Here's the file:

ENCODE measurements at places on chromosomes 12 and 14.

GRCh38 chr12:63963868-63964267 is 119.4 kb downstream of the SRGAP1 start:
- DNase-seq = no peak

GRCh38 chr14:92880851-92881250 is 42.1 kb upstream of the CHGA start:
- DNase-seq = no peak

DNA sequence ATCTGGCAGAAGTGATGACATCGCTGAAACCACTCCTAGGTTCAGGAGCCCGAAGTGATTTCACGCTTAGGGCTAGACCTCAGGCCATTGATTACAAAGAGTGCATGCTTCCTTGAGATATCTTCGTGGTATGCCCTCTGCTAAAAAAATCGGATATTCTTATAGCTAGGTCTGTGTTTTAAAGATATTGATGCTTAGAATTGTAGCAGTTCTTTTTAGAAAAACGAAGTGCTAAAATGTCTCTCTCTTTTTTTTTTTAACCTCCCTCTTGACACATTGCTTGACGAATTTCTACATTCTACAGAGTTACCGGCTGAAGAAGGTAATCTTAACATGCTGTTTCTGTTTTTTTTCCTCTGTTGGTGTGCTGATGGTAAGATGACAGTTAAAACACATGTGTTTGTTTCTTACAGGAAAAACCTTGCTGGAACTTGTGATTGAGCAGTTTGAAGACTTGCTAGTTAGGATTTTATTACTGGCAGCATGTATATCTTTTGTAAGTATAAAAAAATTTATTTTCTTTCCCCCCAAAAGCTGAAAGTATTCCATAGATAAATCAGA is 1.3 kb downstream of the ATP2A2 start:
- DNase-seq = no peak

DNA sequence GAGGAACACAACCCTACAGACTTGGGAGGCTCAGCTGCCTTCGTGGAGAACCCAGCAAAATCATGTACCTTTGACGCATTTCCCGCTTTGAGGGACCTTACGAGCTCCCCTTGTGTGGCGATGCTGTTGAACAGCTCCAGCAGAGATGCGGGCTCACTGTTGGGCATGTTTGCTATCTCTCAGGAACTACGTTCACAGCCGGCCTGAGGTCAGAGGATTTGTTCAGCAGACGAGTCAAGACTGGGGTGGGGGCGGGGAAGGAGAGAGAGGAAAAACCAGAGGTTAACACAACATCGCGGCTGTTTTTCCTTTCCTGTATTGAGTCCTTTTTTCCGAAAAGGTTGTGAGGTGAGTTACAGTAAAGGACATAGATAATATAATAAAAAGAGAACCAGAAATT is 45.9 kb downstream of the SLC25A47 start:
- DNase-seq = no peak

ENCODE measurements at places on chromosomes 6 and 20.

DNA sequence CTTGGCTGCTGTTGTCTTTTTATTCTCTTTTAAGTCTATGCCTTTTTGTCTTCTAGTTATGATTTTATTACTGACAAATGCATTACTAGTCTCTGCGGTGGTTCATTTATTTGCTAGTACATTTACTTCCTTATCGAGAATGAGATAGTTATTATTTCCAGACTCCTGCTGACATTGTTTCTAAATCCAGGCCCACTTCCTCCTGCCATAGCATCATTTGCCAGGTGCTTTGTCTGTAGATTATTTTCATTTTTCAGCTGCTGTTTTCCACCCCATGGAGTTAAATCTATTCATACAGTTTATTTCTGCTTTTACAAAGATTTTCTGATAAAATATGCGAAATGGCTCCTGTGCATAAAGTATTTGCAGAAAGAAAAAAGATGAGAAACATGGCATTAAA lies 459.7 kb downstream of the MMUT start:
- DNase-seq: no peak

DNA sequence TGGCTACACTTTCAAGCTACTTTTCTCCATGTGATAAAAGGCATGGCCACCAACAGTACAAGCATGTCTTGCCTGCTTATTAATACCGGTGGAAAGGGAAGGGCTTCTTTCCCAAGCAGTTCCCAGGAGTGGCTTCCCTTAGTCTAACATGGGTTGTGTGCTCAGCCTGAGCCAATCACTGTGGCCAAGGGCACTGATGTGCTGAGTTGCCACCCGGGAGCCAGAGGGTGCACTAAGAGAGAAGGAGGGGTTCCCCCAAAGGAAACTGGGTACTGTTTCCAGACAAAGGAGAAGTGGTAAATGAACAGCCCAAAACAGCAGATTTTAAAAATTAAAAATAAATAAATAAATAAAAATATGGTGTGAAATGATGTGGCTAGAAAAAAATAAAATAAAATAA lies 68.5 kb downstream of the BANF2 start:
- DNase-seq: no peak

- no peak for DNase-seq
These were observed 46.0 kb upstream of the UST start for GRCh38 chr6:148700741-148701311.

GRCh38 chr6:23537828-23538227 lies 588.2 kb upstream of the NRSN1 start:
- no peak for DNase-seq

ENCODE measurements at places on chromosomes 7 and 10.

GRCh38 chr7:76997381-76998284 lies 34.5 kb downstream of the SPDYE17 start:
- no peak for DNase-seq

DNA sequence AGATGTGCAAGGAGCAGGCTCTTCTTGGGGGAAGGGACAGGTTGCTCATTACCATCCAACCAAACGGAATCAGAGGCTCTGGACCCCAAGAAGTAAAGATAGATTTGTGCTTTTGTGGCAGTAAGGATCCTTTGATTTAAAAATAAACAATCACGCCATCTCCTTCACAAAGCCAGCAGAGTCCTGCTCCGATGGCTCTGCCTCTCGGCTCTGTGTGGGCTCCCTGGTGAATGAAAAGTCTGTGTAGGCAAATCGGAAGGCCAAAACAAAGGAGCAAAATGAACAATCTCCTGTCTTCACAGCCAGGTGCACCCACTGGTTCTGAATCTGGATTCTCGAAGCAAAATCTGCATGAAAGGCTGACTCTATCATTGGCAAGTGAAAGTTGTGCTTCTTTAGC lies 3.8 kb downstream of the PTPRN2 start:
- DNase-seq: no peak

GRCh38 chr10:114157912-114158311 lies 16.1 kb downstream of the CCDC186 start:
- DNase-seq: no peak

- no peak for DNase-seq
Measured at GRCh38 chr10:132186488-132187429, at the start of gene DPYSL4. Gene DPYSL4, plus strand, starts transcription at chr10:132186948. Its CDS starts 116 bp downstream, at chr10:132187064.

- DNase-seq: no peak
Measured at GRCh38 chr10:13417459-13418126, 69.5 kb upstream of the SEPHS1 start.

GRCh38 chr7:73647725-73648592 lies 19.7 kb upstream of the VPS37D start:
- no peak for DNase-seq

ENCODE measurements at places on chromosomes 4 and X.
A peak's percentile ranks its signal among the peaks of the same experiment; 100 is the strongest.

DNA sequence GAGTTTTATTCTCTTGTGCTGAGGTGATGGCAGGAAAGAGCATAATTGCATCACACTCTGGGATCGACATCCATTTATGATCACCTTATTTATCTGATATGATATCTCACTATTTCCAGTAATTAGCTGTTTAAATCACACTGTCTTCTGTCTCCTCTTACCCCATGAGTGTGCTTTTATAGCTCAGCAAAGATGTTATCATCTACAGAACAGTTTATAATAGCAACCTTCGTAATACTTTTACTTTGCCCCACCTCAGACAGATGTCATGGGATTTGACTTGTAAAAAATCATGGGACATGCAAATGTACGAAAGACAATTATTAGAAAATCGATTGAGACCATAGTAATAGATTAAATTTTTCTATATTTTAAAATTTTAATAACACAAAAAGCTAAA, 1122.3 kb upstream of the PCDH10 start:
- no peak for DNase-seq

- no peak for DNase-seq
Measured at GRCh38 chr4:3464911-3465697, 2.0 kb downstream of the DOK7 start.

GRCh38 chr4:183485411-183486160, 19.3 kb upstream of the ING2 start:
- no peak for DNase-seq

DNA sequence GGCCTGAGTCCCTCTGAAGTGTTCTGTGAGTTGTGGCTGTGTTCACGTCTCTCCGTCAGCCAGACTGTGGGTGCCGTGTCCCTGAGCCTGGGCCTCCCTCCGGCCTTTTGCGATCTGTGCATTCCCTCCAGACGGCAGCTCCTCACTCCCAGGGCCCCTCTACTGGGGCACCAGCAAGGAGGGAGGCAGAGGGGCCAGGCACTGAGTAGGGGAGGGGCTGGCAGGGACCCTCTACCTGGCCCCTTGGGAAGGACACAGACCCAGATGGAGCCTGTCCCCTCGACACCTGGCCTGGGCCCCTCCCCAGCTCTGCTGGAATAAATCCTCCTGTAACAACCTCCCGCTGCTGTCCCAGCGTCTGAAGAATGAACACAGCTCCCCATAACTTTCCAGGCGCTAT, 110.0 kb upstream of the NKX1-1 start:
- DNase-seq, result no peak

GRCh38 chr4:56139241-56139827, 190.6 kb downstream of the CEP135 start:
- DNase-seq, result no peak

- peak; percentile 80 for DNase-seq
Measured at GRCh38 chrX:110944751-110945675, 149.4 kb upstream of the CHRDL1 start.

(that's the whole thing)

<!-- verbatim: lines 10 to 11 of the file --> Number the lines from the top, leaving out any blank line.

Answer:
ENCODE measurements at places on chromosomes 6 and 20.

DNA sequence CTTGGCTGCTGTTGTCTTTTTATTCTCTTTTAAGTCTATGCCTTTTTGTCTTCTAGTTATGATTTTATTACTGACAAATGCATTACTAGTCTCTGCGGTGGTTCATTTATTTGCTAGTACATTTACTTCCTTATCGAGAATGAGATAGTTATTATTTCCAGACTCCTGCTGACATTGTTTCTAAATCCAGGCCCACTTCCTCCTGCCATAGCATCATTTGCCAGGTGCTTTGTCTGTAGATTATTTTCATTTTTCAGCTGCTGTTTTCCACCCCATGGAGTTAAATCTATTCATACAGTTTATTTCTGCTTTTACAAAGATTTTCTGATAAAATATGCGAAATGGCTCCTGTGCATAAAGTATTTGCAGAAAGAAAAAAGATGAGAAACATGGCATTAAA lies 459.7 kb downstream of the MMUT start: